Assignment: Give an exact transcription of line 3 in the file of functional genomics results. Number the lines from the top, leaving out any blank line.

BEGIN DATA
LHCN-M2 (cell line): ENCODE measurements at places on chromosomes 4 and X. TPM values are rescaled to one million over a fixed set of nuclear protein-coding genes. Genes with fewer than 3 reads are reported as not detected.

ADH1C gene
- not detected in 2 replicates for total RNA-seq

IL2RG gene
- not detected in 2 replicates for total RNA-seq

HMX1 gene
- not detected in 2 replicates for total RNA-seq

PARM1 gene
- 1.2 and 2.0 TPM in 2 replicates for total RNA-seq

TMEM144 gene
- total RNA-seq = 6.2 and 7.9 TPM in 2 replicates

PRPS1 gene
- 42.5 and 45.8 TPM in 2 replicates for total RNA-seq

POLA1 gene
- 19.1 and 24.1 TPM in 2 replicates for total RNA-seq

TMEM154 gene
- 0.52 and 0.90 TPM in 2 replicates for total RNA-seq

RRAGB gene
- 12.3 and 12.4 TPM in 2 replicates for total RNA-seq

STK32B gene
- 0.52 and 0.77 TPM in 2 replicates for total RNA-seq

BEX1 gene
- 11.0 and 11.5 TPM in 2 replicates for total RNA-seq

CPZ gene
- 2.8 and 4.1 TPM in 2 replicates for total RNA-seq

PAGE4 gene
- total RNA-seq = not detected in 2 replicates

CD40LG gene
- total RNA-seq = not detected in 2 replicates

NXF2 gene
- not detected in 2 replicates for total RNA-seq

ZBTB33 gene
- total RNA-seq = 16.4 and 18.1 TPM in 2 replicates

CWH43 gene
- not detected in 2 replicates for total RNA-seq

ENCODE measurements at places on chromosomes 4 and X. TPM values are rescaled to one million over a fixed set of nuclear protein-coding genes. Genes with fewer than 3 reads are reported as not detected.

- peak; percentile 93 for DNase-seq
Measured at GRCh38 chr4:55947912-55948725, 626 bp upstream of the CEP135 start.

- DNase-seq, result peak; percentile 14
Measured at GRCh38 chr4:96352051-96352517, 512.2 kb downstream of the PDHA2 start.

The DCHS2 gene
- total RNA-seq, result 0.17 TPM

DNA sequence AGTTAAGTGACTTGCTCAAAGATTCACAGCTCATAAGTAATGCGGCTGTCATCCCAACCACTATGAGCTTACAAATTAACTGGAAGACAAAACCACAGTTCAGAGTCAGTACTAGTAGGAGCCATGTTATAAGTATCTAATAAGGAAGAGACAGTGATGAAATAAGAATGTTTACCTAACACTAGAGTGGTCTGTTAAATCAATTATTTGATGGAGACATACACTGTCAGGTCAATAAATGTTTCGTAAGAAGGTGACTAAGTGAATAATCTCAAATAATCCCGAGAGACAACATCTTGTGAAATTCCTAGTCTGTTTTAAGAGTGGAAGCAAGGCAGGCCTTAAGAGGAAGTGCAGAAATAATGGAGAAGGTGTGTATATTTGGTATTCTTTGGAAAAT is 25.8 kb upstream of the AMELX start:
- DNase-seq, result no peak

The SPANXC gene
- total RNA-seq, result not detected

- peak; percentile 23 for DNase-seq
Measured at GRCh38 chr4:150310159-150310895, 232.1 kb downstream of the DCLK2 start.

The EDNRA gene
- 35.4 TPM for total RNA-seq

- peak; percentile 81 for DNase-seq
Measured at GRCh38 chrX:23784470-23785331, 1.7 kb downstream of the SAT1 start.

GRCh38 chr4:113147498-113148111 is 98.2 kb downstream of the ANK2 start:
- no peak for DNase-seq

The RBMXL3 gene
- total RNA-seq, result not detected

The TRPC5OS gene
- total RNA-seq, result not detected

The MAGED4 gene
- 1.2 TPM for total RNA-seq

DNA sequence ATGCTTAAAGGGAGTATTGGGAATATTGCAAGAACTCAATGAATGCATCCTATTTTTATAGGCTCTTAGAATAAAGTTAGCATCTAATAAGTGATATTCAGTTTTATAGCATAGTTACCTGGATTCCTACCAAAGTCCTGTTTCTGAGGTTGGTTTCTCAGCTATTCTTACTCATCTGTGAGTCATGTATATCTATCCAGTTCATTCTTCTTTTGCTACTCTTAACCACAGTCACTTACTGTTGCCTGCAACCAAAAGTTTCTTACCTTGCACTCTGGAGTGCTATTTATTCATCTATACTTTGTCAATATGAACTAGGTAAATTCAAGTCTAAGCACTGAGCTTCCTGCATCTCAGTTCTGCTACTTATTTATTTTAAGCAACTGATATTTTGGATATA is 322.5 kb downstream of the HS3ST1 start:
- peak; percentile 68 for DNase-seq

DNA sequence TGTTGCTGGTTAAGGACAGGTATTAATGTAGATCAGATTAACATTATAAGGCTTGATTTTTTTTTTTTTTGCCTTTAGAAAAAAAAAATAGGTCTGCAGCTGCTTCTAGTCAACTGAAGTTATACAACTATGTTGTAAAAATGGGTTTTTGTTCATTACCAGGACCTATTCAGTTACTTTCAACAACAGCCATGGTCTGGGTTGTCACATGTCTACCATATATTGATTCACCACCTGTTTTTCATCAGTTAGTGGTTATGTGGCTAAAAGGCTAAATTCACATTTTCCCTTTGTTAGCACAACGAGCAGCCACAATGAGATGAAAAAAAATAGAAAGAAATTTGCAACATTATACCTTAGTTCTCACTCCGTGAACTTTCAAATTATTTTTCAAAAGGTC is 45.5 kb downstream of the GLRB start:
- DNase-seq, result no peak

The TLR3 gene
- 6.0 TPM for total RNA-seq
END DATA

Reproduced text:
- not detected in 2 replicates for total RNA-seq